“Even the US government admits that the Iranians held in their prisons never harmed the US,” he added, highlighting the Iranian prisoners held in the US, who are believed to have been accused of violating sanctions on Iran.
How will the deal change US-Iran relations?
Meanwhile, Secretary Blinken has added that nothing about the deal changes the US’s overall approach towards Iran.
“We continue to pursue a strategy of deterrence, of pressure and diplomacy. We remain committed to ensuring that Iran never acquires a nuclear weapon. We continue to hold the regime accountable for its human rights abuses, destabilising actions in the region, funding of terrorism, provision of drones to Russia for its use in war against Ukraine, among many other offences. We’ve been clear that Iran must de-escalate, to create space for future diplomacy,” Blinken told journalists on August 15.
Farmanfarmaian agrees that at this stage, the deal is mainly for the US to get its citizens out of prison and for Iran to get its money.
“It doesn’t have huge implications for other aspects of US-Iran relations like the nuclear deal, which has both economic and enrichment issues associated with it,” she said.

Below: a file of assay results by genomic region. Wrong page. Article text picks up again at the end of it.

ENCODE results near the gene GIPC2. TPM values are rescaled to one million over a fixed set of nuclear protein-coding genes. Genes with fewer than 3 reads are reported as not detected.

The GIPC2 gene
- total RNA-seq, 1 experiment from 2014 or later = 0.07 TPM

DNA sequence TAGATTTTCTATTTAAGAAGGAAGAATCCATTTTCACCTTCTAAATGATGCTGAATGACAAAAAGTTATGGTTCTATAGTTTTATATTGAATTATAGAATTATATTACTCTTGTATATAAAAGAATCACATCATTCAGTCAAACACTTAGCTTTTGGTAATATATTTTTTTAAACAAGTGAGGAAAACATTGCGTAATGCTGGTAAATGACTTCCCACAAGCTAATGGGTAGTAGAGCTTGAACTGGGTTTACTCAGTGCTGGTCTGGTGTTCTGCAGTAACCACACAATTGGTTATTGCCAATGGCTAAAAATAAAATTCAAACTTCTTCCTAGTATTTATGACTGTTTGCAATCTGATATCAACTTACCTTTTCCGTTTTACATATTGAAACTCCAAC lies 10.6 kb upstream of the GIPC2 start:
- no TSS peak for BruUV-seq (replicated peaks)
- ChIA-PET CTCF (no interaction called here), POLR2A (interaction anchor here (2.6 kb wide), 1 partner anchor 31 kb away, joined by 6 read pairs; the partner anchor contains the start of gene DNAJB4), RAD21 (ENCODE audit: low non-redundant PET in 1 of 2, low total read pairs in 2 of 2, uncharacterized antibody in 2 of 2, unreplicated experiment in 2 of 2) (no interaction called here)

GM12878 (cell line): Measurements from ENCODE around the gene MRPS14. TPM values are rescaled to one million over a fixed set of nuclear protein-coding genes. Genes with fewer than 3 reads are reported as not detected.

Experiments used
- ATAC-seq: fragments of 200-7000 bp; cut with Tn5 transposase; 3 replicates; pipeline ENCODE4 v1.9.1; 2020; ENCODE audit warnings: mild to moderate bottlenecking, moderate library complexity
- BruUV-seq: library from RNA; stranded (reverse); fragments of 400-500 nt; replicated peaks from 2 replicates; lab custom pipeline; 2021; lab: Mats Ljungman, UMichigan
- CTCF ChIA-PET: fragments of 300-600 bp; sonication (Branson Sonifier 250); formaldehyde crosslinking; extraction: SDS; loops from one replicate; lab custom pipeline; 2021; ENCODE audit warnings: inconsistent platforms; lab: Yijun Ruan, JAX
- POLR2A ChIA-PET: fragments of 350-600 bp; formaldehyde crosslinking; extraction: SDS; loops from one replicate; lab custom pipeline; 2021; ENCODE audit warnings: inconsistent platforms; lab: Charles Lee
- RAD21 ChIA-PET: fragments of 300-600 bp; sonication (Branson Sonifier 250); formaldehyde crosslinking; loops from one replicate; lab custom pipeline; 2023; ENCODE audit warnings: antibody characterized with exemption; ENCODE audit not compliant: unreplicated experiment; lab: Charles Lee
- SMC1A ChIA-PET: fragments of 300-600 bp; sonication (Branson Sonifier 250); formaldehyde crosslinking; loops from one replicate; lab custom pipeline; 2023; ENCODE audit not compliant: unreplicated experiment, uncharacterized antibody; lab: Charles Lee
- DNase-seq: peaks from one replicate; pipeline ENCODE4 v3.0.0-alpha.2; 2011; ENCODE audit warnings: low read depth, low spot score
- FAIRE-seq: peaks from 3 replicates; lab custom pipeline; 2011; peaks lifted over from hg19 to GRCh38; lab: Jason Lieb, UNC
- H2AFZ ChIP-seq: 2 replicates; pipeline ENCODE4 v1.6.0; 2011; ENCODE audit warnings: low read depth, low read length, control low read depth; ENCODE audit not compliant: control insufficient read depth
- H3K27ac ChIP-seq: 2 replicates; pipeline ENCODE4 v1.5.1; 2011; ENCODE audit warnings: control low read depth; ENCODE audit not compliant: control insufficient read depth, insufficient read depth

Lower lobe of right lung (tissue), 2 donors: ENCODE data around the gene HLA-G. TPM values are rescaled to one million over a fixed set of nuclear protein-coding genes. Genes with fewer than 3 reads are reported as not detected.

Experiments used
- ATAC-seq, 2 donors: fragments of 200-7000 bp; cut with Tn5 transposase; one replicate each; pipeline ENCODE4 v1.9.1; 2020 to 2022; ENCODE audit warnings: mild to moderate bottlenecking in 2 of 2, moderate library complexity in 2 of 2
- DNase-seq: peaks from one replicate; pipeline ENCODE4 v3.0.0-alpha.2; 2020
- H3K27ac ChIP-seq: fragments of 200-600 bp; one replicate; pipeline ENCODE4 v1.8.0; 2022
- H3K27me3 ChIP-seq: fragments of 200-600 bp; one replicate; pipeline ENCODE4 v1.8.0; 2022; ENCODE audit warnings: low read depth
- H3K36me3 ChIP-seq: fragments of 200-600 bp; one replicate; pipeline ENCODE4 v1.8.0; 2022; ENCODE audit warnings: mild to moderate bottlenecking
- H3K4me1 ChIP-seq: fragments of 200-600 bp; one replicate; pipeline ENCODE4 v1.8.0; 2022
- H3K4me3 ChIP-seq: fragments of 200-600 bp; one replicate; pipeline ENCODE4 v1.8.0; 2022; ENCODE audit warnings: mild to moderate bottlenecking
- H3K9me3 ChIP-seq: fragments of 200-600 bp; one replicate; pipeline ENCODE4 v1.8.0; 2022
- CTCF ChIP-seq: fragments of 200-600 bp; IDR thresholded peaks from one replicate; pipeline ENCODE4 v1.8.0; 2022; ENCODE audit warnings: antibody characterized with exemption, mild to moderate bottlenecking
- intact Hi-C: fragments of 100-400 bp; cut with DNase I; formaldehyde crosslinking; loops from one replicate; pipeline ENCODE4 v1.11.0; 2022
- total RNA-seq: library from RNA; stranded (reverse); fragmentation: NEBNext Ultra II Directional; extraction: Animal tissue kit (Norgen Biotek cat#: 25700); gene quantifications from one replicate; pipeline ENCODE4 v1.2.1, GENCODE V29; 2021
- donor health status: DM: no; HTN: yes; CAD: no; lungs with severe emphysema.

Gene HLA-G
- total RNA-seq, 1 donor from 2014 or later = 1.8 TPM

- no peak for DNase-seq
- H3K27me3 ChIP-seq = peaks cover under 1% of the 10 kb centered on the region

The US unilaterally withdrew from the nuclear deal with Iran in 2018, and imposed sanctions on Iran.
Farmanfaraian did, however, highlight that the fact that the US and Iran are now talking and negotiating through this deal is significant.
“It means that the direct lines of communication are open. So unlike the JCPOA renegotiations which needed European delegates to also conduct the talks, these negotiations appear much more direct. Obviously, countries like Qatar and Oman were involved, but it does seem to be that there is a lot of closer negotiation in the hallways,” she said.
However, Moussavi thinks “it is inconceivable” that Iran and the US will be able to have a normal relationship on the back of the prisoner swap deal.
“Such prisoner swaps might normalise relationships for a little while but how many times has Iran tried to restore diplomatic relations with countries like Britain in this manner? Sanctions on Iran are in place for a reason,” Moussavi said. “I don’t see this prisoner deal changing future relations to a great extent, with the US.”